Tinson: It’s important to remember that many of these devices are being produced by startup companies. What’s vital to them is time to market and time to money. They’re burning cash, and there may only be a certain amount of time they have to burn that cash. The more you can use pre-built units, the more you can reduce the number of engineers required for projects and the months of development and design work. You’re really helping that company reach the market faster. There’s also less risk, because you can pre-verify parts. And you can add security, which has been tested and verified altogether. We’d prefer not to start from scratch. Ideally, we’d prefer to be tweaking and configuring and focusing on where the value is added. That’s where we should focus our design time.

SE: But a lot of these markets aren’t so clearly defined. Is there enough that can be pre-built? Or are we talking about new designs for new markets that will have to be updated in ways we don’t know about yet?

Tinson: The market the device goes into may not be known. It may go into multiple markets. That creates a real challenge for some of these IPs. For what standards should they be created and tested? It’s one thing if you know something is going into the automotive market to design it for the automotive standard. It’s another if you don’t know where the product will end up. But it’s very important to have standardization of those IPs and the level to which they’re created.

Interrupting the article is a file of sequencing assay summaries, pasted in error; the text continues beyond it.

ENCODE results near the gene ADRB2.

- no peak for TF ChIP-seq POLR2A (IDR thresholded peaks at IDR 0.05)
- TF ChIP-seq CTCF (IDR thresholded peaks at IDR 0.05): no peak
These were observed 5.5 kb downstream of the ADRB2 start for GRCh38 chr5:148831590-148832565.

Miller: There’s a lot of customization. You can do these whole systems as a custom piece, but very early in the lifecycle you’ve got to get from time to money. So a lot of time companies will come up with a few key building blocks that they can build around, and then add a few distinct pieces that need to be done for that specific market. So if it’s a dedicated pressure sensor for truck tires, you build that as a custom piece. And over time, as the market matures, you will do higher and higher levels of integration until it’s finally one monolithic piece of silicon, which is the cheapest way to make these.

Eftimakis: In IoT we have two different effects. One is that you want to automate as much as possible to be as efficient as possible. The other movement is to add as much flexibility as possible to follow the evolution of the market. You can’t build configurability and be optimal at the same time. As an IP provider we try to serve as broad a market as possible, but we know there are constraints that need to be taken into account. You still need to leave some room for flexibility. Processes are, of course, flexible by definition. The IP that goes around that also need to be flexible. We also try to promote the fact that IP shouldn’t just meet the specs, because in IoT you may have a device that will be out in the field a long time and it will have to be upgraded regularly. We have to have new features in the future. If you design an SoC that will be in the field for 10 years, you will have to upgrade the firmware, the security, and make sure it is still usable 10 years from now. There will have to be additional processing power and memory in your design to make sure you can use it in the future.